Orangery Cost & Prices 2021

Once a hallmark of wealth and affluence, orangeries these days are used as dining rooms, kitchens or living areas. They provide a superb opportunity to create a large, open-plan ground floor living space and are very much in-trend. 

Orangeries have greater continuity with the rest of the house compared to conservatories and appear as more of an extension than a bolt-on addition. 

Their brick-and-mortar construction offers excellent heat insulation which further adds to their credentials as a fully-fledged living space. 

This article will cover what you can expect to pay for an orangery, factors that can affect the cost and other common questions around orangeries.

Average Orangery Prices

These average orangery prices are compiled from 5 orangery/conservatory specialists and 6 secondary sources. 

These prices represent the all-in cost including supply, labour and basic fittings only.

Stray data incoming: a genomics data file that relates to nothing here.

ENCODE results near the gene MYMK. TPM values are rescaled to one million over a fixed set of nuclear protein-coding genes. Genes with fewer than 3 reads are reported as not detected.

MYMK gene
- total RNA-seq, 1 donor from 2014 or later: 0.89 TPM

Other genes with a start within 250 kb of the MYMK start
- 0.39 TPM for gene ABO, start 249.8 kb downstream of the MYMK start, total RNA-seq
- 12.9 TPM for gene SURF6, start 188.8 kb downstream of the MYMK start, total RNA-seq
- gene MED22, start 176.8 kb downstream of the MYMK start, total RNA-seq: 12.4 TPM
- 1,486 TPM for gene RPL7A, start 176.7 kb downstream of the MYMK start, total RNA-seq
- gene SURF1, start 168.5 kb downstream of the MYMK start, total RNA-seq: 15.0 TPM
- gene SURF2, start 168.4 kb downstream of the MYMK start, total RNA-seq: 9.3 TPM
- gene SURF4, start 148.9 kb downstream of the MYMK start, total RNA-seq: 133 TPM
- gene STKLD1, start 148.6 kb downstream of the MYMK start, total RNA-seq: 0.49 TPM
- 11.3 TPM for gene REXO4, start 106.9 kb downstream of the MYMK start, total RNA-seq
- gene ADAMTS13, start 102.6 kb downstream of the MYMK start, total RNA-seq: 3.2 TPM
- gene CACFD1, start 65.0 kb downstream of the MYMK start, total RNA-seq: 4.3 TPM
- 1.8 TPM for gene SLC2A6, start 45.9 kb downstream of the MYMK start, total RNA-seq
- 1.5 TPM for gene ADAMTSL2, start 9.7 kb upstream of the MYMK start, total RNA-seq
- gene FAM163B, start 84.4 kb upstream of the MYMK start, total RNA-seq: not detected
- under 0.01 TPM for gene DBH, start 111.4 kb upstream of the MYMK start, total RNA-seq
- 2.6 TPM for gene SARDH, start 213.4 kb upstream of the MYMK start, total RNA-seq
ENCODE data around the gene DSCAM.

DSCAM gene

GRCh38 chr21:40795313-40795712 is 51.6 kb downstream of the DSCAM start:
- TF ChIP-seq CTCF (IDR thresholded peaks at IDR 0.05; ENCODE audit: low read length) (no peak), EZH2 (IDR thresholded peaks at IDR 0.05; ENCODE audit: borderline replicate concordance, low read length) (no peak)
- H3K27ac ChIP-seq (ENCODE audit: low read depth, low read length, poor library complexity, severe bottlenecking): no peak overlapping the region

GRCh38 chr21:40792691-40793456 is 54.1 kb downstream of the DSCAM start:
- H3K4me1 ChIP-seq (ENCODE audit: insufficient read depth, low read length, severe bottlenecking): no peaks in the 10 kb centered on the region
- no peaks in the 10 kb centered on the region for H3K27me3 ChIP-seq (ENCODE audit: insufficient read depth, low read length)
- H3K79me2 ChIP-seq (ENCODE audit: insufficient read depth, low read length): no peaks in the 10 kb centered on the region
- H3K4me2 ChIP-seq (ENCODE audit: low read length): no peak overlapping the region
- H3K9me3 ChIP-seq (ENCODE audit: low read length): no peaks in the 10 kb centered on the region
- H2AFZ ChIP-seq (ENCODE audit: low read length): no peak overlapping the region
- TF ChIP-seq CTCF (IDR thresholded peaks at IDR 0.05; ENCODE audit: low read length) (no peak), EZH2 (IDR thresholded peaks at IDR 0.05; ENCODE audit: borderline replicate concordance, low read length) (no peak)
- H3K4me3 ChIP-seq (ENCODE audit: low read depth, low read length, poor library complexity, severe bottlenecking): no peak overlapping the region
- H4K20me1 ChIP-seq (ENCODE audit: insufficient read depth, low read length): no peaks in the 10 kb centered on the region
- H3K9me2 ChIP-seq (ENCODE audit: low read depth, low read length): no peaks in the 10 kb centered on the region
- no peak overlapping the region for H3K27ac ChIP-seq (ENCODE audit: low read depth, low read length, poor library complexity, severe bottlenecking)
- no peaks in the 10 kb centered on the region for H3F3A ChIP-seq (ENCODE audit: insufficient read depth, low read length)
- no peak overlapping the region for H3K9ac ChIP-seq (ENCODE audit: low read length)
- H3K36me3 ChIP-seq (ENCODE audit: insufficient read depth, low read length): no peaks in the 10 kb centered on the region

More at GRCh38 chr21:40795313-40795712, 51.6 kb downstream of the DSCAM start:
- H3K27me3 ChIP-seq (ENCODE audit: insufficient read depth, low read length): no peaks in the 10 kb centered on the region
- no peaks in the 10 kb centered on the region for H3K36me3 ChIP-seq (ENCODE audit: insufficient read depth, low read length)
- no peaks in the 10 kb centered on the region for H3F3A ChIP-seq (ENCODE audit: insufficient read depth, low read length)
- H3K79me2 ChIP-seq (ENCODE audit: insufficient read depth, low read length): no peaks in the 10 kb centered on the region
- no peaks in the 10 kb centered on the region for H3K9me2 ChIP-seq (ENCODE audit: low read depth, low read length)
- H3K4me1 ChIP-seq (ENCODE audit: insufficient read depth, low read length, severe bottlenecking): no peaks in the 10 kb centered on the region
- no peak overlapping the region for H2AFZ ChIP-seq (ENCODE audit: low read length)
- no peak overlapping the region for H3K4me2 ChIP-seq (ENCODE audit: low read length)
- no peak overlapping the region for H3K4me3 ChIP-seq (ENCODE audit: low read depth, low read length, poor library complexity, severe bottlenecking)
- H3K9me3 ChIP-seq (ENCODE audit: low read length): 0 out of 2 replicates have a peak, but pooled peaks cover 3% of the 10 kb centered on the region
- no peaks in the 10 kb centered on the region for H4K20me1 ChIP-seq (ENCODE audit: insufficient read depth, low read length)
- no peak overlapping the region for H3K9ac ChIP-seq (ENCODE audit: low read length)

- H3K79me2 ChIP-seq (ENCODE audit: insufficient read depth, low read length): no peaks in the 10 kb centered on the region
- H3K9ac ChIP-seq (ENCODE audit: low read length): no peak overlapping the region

uPVC Orangery Cost

Size of Orangery uPVC Cost
Small Orangery (3m x 3m)£15,000 - £20,000
Average-Sized Orangery (4m x 4m)£20,000 - £26,000
Large Orangery (6m x 4m)£32,000 - £40,000
XL Orangery (8m x 4m+)£45,000 - £80,000+

Aluminium Orangery Cost

Size of Orangery Cost
Small Orangery (3m x 3m)£16,000 - £22,000
Average-Sized Orangery (4m x 4m)£21,000 - £26,000
Large Orangery (6m x 4m)£34,000 - £40,000
XL Orangery (8m x 4m+)£45,000 - £80,000+

Wood/Timber Orangery Cost

Size of Orangery Cost
Small Orangery (3m x 3m)£16,000 - £24,000
Average-Sized Orangery (4m x 4m)£22,000 - £30,000
Large Orangery (6m x 4m)£35,000 - £45,000
XL Orangery (8m x 4m+)£50,000 - £100,000+

Price Considerations When Choosing an Orangery

Orangery prices vary primarily with the size of the orangery but also the construction materials used and fittings including the windows and doors. 

There are 3 main choices for the orangery frame; uPVC, wood or aluminium.

uPVC

uPVC is the cheapest material for both conservatories and orangeries. uPVC is a type of hard plastic, nearly always white in appearance.